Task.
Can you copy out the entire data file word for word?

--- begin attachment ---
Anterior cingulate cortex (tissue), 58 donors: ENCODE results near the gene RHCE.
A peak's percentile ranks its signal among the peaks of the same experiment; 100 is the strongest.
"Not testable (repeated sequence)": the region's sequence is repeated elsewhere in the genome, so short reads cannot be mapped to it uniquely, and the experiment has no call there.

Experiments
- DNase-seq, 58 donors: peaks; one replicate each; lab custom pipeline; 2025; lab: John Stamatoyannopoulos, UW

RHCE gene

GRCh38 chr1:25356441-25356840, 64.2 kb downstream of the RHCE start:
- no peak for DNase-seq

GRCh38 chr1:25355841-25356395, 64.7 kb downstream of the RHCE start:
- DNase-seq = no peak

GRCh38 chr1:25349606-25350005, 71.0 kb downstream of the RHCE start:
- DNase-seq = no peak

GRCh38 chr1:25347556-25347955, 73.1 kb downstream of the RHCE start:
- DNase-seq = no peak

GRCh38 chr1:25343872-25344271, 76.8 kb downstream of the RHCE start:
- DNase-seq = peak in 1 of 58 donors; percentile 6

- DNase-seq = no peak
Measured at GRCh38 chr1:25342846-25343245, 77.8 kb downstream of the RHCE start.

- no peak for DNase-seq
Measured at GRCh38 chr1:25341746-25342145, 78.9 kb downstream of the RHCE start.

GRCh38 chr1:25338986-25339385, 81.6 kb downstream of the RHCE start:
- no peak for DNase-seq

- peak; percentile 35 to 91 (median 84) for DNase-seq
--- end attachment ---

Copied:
Anterior cingulate cortex (tissue), 58 donors: ENCODE results near the gene RHCE.
A peak's percentile ranks its signal among the peaks of the same experiment; 100 is the strongest.
"Not testable (repeated sequence)": the region's sequence is repeated elsewhere in the genome, so short reads cannot be mapped to it uniquely, and the experiment has no call there.

Experiments
- DNase-seq, 58 donors: peaks; one replicate each; lab custom pipeline; 2025; lab: John Stamatoyannopoulos, UW

RHCE gene

GRCh38 chr1:25356441-25356840, 64.2 kb downstream of the RHCE start:
- no peak for DNase-seq

GRCh38 chr1:25355841-25356395, 64.7 kb downstream of the RHCE start:
- DNase-seq = no peak

GRCh38 chr1:25349606-25350005, 71.0 kb downstream of the RHCE start:
- DNase-seq = no peak

GRCh38 chr1:25347556-25347955, 73.1 kb downstream of the RHCE start:
- DNase-seq = no peak

GRCh38 chr1:25343872-25344271, 76.8 kb downstream of the RHCE start:
- DNase-seq = peak in 1 of 58 donors; percentile 6

- DNase-seq = no peak
Measured at GRCh38 chr1:25342846-25343245, 77.8 kb downstream of the RHCE start.

- no peak for DNase-seq
Measured at GRCh38 chr1:25341746-25342145, 78.9 kb downstream of the RHCE start.

GRCh38 chr1:25338986-25339385, 81.6 kb downstream of the RHCE start:
- no peak for DNase-seq

- peak; percentile 35 to 91 (median 84) for DNase-seq